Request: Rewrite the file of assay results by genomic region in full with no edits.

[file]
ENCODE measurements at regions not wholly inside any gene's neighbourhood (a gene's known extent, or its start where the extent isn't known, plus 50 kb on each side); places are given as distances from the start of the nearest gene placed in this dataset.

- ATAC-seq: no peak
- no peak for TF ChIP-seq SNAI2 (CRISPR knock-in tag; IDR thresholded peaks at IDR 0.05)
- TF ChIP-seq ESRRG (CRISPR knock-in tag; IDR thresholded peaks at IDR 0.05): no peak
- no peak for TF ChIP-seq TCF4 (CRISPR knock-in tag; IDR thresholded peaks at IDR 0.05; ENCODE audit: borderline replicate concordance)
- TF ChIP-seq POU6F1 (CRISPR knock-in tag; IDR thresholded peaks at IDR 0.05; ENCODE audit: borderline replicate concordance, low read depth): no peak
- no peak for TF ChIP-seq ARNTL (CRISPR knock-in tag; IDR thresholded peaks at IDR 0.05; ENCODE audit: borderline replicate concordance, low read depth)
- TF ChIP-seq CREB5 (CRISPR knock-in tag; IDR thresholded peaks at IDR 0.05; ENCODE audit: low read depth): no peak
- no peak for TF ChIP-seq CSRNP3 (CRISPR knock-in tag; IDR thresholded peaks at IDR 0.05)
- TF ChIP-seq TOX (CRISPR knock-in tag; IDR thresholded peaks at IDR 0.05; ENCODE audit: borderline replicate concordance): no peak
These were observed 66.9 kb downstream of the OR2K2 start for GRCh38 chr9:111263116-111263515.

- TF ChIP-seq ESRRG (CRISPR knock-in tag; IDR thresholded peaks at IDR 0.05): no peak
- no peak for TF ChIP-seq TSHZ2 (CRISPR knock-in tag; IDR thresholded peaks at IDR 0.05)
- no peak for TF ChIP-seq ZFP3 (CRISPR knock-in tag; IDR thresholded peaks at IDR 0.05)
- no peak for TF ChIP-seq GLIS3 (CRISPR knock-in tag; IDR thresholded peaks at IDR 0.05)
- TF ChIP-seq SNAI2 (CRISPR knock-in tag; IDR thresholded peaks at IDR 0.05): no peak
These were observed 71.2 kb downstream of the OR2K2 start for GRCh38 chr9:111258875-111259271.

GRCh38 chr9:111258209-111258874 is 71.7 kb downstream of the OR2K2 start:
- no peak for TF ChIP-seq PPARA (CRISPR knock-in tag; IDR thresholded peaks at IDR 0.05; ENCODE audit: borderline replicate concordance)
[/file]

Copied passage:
ENCODE measurements at regions not wholly inside any gene's neighbourhood (a gene's known extent, or its start where the extent isn't known, plus 50 kb on each side); places are given as distances from the start of the nearest gene placed in this dataset.

- ATAC-seq: no peak
- no peak for TF ChIP-seq SNAI2 (CRISPR knock-in tag; IDR thresholded peaks at IDR 0.05)
- TF ChIP-seq ESRRG (CRISPR knock-in tag; IDR thresholded peaks at IDR 0.05): no peak
- no peak for TF ChIP-seq TCF4 (CRISPR knock-in tag; IDR thresholded peaks at IDR 0.05; ENCODE audit: borderline replicate concordance)
- TF ChIP-seq POU6F1 (CRISPR knock-in tag; IDR thresholded peaks at IDR 0.05; ENCODE audit: borderline replicate concordance, low read depth): no peak
- no peak for TF ChIP-seq ARNTL (CRISPR knock-in tag; IDR thresholded peaks at IDR 0.05; ENCODE audit: borderline replicate concordance, low read depth)
- TF ChIP-seq CREB5 (CRISPR knock-in tag; IDR thresholded peaks at IDR 0.05; ENCODE audit: low read depth): no peak
- no peak for TF ChIP-seq CSRNP3 (CRISPR knock-in tag; IDR thresholded peaks at IDR 0.05)
- TF ChIP-seq TOX (CRISPR knock-in tag; IDR thresholded peaks at IDR 0.05; ENCODE audit: borderline replicate concordance): no peak
These were observed 66.9 kb downstream of the OR2K2 start for GRCh38 chr9:111263116-111263515.

- TF ChIP-seq ESRRG (CRISPR knock-in tag; IDR thresholded peaks at IDR 0.05): no peak
- no peak for TF ChIP-seq TSHZ2 (CRISPR knock-in tag; IDR thresholded peaks at IDR 0.05)
- no peak for TF ChIP-seq ZFP3 (CRISPR knock-in tag; IDR thresholded peaks at IDR 0.05)
- no peak for TF ChIP-seq GLIS3 (CRISPR knock-in tag; IDR thresholded peaks at IDR 0.05)
- TF ChIP-seq SNAI2 (CRISPR knock-in tag; IDR thresholded peaks at IDR 0.05): no peak
These were observed 71.2 kb downstream of the OR2K2 start for GRCh38 chr9:111258875-111259271.

GRCh38 chr9:111258209-111258874 is 71.7 kb downstream of the OR2K2 start:
- no peak for TF ChIP-seq PPARA (CRISPR knock-in tag; IDR thresholded peaks at IDR 0.05; ENCODE audit: borderline replicate concordance)